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“Abortion is an ObamaNation.com”

August 28th, 2009 2 comments

The quote that forms the title for this post was plastered on a truck driven by a member of Operation Rescue. The vehicle also sports a poster of a fetal hand on a coin. They’re not going for subtlety.

The vitriolic protests against abortion providers continue, this time with Dr. LeRoy Carhart filling the late Dr. George Tiller‘s role as the focal point for the anger. Carhart, you may recall, led an unsuccessful challenge to the so-called “partial birth abortion law; the sharply divided Supreme Court ruled that Congress could constitutionally rule out one form of late-term abortion as long as it permitted another means of accomplishing the same task. Justice Kennedy’s opinion for the majority misunderstands both medical practice and public health principles, and, as Justice Ginsburg noted in dissent, won’t actually save the life of a single fetus. (At most it will put doctors at risk of liability for making on-the-spot decisions on how best to perform the procedure.)

Carhart’s public stance, courage, and notoriety explain may why he’s now been targeted. And yes, he does some (but very few)  late-term abortions; as evidenced by the back-and-forth I had with Andrew Sullivan a couple of months ago (see here, here, here, and here), as well as the many testimonials he published on the issue, these abortions are the ones that get people the most worked up. (Maybe they shouldn’t, though, because most of these abortions are to terminate the life of the most seriously deformed fetuses, many of whom wouldn’t even be born alive. But this post isn’t going to revisit the issue.) Given what happened to Tiller, and the willingness of Operation Rescue to refortify the ramparts so soon after his murder, Carhart understandably fears for his life. If anything does happen to him, the principals of that group will express ritual disapproval, but not remorse.

Also of interest here is the use of the now-familiar “ObamaNation” (read: abomination) slogan and its purported connection to everything that’s thought to be wrong: taxes; health care reform; now, abortion. But what has Obama to do with abortion? The practice has been legal continuously since 1973, yet the anti-abortion forces feel,  with some justification, that they have a kindred spirit in office during Republican administrations. Democrats allow this, well, abomination to continue, and don’t even have the decency to mount a rhetorical struggle against it. So violence and the threats of it escalate, dramatically, during Democratic presidencies.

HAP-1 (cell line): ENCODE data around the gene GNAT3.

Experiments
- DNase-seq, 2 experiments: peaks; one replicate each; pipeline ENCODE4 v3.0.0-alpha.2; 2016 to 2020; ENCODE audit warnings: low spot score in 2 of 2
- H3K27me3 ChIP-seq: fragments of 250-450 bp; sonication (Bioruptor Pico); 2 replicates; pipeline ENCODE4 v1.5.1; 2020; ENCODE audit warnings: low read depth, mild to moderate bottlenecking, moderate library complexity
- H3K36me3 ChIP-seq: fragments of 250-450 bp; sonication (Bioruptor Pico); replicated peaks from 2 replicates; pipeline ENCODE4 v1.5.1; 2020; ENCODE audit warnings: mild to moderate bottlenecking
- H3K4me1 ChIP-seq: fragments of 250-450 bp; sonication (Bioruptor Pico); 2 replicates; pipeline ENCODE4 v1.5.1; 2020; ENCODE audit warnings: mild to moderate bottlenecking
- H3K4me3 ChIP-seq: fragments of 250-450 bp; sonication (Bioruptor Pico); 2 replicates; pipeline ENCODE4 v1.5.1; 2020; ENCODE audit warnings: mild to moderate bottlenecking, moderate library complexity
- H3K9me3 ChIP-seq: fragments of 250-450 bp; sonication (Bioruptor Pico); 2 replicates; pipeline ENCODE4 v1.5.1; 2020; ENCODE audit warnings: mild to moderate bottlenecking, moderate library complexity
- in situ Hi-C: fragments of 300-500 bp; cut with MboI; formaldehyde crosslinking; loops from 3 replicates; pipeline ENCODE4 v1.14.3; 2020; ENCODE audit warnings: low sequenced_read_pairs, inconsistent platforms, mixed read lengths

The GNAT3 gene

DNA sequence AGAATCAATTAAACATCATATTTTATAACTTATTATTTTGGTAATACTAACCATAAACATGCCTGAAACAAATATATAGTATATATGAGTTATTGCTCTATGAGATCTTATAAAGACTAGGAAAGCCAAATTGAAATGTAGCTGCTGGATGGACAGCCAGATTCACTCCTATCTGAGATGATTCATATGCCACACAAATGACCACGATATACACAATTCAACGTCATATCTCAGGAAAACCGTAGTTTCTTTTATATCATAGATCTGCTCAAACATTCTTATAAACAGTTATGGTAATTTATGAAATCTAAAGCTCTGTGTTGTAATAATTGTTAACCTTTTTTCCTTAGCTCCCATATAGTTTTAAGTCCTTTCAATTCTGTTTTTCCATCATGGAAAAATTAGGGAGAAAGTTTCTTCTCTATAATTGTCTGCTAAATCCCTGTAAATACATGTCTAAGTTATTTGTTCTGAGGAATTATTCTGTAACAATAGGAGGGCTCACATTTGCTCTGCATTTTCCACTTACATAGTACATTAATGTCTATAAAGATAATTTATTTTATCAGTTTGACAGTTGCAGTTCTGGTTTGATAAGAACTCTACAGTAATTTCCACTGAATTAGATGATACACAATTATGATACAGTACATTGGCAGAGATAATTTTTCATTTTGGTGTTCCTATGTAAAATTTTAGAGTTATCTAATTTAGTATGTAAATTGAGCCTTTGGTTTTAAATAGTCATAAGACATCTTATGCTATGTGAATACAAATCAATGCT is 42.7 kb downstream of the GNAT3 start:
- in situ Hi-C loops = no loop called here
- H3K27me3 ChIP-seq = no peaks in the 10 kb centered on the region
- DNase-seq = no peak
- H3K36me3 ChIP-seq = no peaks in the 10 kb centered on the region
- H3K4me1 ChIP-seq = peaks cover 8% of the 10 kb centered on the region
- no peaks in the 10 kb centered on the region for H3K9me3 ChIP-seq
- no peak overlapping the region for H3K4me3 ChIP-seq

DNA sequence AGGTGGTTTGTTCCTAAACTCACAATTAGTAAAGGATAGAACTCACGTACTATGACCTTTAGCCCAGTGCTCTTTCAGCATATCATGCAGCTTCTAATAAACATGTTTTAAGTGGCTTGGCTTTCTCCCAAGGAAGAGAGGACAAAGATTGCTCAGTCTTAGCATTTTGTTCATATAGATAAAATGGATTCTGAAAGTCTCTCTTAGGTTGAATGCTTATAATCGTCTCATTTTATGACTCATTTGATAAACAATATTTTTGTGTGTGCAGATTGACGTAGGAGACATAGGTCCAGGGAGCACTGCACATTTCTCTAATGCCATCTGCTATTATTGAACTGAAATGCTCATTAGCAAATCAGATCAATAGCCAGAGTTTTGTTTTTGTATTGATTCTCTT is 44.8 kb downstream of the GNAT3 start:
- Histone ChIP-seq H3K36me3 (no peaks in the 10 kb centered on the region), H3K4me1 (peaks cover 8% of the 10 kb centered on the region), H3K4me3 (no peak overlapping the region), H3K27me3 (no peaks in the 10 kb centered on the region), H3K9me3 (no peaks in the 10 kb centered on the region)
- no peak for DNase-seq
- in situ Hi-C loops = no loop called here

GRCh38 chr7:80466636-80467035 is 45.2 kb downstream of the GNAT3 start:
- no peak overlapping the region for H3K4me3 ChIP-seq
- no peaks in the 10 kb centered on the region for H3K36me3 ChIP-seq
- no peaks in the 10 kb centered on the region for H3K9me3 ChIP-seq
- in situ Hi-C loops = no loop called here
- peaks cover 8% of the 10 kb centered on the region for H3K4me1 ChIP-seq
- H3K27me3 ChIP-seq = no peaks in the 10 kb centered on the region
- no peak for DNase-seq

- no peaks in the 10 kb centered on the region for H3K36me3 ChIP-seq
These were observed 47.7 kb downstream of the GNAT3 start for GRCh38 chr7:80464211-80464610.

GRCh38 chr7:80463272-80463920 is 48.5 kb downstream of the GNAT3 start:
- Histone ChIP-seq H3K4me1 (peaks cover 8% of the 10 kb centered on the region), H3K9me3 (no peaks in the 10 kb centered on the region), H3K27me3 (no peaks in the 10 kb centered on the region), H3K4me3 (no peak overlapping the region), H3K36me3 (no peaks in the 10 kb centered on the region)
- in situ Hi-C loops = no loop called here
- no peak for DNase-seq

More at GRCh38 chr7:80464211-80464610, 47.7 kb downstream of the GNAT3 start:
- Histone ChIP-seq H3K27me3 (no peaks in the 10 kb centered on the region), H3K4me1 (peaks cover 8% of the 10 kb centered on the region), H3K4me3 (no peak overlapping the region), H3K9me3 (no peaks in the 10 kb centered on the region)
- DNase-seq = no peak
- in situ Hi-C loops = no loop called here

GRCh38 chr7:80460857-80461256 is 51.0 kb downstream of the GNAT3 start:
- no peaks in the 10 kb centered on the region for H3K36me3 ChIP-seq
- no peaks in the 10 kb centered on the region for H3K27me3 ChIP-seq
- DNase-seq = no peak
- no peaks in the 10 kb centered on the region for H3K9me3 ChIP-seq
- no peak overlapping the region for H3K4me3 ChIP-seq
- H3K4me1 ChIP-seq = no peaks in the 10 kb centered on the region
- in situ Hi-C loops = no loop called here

I still haven’t accounted for the “.com” at the end of the slogan.  Now we’ve got something concrete: Obamanation.com is the url for a group that is dedicated to stopping what it sees as an Obama-led black genocide; black fetuses are aborted in disproportionately high numbers. (Here’s the organization’s page with data supporting that point; I haven’t checked out the underlying reports.) But in a larger sense it “Obamanation” stands for everything that’s wrong, and for the poor sap who happens to be at the epicenter of it all.

Joe’s Journey

May 8th, 2009 No comments

I’d hardly intended to begin a journey-themed series of posts, but I welcomed this title with “open arms” when I received my door prize yesterday: a coffee table book, “Joe’s Journey,” about the 47th Vice-President of the United States. This lovely parting gift, to use the parlance of game shows gone by, was bestowed on the 500 or so of us who’d attended Joe Biden’s return to Delaware yesterday. As Delaware’s first vice-president — a long time coming, considering that it holds the distinction as “the first state” — the six-plus-term Senator was given the “History Makers Award” by the Delaware Historical Society.1

My attendance at yesterday’s gala luncheon (albeit in a room illuminated to invoke a nightclub’s ambience) was one of the l’il benefits of having been a colleague of the veep’s; to use the term “colleague” very broadly. (Biden and a full-time faculty member co-taught a course in constitutional law at Widener on Saturdays for many years.) Another benefit  is that I can prove I was there:

biden award group

(See? I’m third from the left. Biden’s the one with his hands on the shoulders of the Dean, Linda Ammons. Note the inky black background; I was serious about the nightclub comment.)

The event started out with a cocktail hour — at 10:30 am! This is early, even for me, and it was a real cocktail party– no coffee, just drinks. So I had a bloody Mary, then another, then another, then another.2 By now it was 10:35 and I was wondering what I was going to do until lunch. At about 11:30, a cry went up as the VP entered the enormous room and was quickly surrounded by throngs of adoring admirers. Biden really is loved in Delaware, but he must have been taken aback (he never seems ill-at-ease, though) by the uptick in adoration since changing jobs. He could barely move.